My own Arts Award understanding has benefited from doing this project for the second year. I have established the most effective ways of delivering the work, ensuring children and teachers clearly understand what is expected. This was the first year I have approached Explore Arts Award as I was required to support teachers with their delivery. By instructing schools, it ha enriched my own learning and I am now confident equally in Discover and Explore.
This year’s CPD was my introduction to leading a workshop directly to teachers and was a challenge for me personally. I am consistently given opportunities to develop my understanding of the arts and by teaching and informing others, I understand and digest information in a deeper and concentrated way.
The length of this project has allowed me to challenge my own creativity and has enabled organisations to explore and structure substantial projects which develop growth in the practitioners and the participants. By having the opportunity for a three-year project, BSDC and myself has been able to work on rich, sustainable work. We have had the time to introduce our work, delve deeper into the vocabulary and theory of movement, sustain the workshops which allow children to find joy in physical activity, educate and nurture the development of teachers, schools and parents and begin to support schools to continue their learning beyond this project.
If I was to reflect on this project and determine area for improvement, I would isolate the elements which have been new to the project this year. The CPD session was new for me and after observing feedback from the teachers, I feel the session would have worked better at the beginning of the project. Teachers came away from the project feeling informed and inspired and this would have been a great starting for the project, especially for those new to the project. If teachers had a clearer understanding of how to incorporate movement into their curriculum lessons, children and teachers would have been even more inspired, enthusiastic and confident in the BSDC dance sessions.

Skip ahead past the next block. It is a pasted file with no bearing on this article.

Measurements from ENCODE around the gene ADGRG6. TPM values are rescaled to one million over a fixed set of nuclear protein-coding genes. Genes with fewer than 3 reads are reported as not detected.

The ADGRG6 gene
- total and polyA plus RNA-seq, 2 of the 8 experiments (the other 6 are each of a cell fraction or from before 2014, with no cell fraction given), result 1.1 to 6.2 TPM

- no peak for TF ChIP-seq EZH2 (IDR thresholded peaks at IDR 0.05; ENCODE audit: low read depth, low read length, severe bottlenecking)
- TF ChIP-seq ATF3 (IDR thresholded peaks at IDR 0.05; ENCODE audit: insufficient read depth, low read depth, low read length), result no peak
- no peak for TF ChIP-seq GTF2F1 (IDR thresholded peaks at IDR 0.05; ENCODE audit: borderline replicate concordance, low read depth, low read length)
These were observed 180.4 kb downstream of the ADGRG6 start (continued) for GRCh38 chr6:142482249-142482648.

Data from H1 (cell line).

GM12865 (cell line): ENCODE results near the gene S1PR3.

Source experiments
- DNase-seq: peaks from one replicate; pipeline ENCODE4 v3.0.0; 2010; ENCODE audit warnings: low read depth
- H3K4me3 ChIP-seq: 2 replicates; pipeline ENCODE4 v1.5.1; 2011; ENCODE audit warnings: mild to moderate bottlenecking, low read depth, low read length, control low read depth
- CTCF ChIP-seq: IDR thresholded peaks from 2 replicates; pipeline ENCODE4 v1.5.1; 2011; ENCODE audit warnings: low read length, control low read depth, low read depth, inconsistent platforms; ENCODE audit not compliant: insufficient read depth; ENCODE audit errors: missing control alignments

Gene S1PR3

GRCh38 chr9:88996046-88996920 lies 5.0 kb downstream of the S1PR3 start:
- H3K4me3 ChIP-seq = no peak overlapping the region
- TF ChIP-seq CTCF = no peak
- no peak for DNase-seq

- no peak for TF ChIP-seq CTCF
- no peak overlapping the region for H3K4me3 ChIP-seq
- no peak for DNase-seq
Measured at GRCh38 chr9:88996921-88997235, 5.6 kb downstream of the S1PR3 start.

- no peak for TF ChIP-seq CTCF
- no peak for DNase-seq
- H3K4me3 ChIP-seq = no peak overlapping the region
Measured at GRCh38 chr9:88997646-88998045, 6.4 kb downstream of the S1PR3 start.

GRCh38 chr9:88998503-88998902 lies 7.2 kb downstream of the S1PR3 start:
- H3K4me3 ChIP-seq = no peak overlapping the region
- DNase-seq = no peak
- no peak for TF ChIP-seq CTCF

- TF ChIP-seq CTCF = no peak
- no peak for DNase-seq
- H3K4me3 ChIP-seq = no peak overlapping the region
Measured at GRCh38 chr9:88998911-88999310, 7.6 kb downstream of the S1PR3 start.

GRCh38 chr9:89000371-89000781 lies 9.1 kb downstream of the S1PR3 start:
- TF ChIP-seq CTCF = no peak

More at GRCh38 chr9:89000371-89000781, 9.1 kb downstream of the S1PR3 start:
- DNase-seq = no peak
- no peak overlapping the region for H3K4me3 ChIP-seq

The celebration event was a success and received positive feedback from staff, children and parents. During the CPD session, teachers did highlight the fact that it may have worked well if the BSDC performance was separated into two parts, potentially one act before one school’s performance and the second half after the second school’s performance. This shift would have changed the children’s focus and kept them as engaged as possible. All children enjoyed the performance and engaged with the interactive sections; however, this would have been heightened if we had separated the performance.
The work has developed over the past two years into an informative, effective and engaging project model which could be used in a variety of settings and for multiple audiences.
All children worked towards their Discover Arts Award in the first year and 77 completed their second award this year. Both teachers and students have developed their understanding of the arts and are able to effectively evaluate and reflect their own creative work. Teachers have been trained as Arts Award advisors and are able to confidently facilitate Arts Award for other classes within their school. This has allowed for the project to grow beyond BSDC’s one-to-one work and has been able to have an impact on entire schools.